Sadly most Republicans have a knee-jerk reaction to regulations. They seem to hate all regulations. They say we can trust corporate America to do the right thing, to put the safety of our citizens first over profit. If that’s the case, then why did we have so many examples of terrible choices of corporate America cutting corners, putting profit first that end up hurting us citizens?
Example: Oil companies in the Gulf of Mexico cutting corners on the concrete setup of their oil rig — the oil spill lasted how many weeks? How much of our shrimp industry has been ruined? How many of our Gulf Coast businesses were destroyed? How many millions of dollars has the public spent to clean up corporate America’s mistakes?
In 2008, the banking industry repeated 1929 mistakes of greed and bad decision-making all over again, and our Congress asks us citizens to bail out the banks.
Does anyone still believe the tobacco companies’ Marlborough Man ads? Does anyone think that the tobacco companies are putting the safety of our citizens in front of their profits? If you still believe their lies, then you must be from the 1950s. Who could argue that tobacco doesn’t cause cancer?
Rep. Tipton says: “With five years under our belt to evaluate the impact of the Dodd-Frank Act, it is obvious that the legislation has not fulfilled its intended purpose. Until the law can be repealed and replaced with sensible reforms that focus on the actual causes of our most recent financial crisis, it is time to revisit this legislation with common sense changes to ensure community banks operate under a manageable compliance regime, small businesses have the capital they need to grow, and consumers have a choice when it comes to their bank and banking products.”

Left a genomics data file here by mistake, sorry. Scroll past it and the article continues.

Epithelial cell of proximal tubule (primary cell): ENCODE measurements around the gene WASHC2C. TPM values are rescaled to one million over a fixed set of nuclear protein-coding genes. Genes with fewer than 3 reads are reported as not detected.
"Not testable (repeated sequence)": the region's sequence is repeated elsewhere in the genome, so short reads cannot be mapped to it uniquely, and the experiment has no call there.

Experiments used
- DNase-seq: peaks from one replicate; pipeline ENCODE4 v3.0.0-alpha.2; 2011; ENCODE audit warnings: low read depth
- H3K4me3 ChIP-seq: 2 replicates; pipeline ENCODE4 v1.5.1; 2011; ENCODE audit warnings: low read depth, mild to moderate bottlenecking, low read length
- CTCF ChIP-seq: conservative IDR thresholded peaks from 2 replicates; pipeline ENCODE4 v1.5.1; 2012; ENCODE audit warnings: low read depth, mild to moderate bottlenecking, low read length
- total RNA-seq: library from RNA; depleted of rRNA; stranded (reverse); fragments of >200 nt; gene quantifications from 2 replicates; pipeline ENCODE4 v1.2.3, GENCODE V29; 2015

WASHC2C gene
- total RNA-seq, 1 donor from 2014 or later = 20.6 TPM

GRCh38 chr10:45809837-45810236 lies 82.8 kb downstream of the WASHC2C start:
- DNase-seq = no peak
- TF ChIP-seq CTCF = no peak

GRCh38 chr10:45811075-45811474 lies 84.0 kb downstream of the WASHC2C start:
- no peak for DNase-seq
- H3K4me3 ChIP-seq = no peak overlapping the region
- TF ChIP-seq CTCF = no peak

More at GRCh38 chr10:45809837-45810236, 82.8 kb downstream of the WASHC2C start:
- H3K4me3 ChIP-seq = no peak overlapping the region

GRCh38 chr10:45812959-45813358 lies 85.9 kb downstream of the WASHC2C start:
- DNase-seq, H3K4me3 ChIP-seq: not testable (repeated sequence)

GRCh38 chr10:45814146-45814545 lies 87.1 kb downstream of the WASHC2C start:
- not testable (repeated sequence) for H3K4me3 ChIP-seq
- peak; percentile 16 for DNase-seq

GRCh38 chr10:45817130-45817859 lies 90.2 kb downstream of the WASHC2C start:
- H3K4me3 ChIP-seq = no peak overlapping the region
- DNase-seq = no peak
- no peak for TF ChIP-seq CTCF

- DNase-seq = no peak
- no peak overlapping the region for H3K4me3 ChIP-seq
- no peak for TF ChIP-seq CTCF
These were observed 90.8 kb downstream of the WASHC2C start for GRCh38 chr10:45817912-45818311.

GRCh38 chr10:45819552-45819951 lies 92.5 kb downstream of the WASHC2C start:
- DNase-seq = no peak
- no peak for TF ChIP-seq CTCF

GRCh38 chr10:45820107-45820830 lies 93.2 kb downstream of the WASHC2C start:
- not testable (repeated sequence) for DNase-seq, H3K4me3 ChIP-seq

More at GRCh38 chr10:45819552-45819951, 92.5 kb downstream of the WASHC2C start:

With all due respect, Mr. Tipton, you don’t have to reinvent the wheel. Just remember what you learned in eighth grade. If you can’t remember, just ask your son or daughter. Replace the Dodd-Frank bill with the original 1933 Glass-Steagall Act that was 100 percent successful at regulating the banks. How hard would that be?
I’m not sure, Congressman, if you’re forgetful or you never studied American history in school or you’re just incredibly naïve to trust corporations to “self-regulate”; that humans always do the right thing. As a human being, we are by definition flawed, we make mistakes, we’re greedy, we lie, cheat, steal. That’s why we have prisons for bad people.
President Reagan had a great quote that would apply to this entire guest opinion: Trust but verify. That’s why we still need regulations: Because as human beings, we are flawed and imperfect. It’s by the love and grace of God that we have any hope.
I hope you’re not the example that President Reagan used to offer: The best minds are not in government. If any were, business would hire them away.
KC Johnson lives in Snowmass.
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I wrote this column to share my story through my cultural assets: Aspirational, linguistic, familial, navigational, social, and resistant. I know we all have an open wound in our lives and I want to share…